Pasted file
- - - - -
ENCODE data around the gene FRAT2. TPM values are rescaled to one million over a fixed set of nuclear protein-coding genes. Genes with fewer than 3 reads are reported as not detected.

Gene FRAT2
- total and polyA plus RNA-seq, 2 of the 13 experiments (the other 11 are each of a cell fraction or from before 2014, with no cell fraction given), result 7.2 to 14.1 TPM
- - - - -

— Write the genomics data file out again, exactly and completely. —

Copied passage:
ENCODE data around the gene FRAT2. TPM values are rescaled to one million over a fixed set of nuclear protein-coding genes. Genes with fewer than 3 reads are reported as not detected.

Gene FRAT2
- total and polyA plus RNA-seq, 2 of the 13 experiments (the other 11 are each of a cell fraction or from before 2014, with no cell fraction given), result 7.2 to 14.1 TPM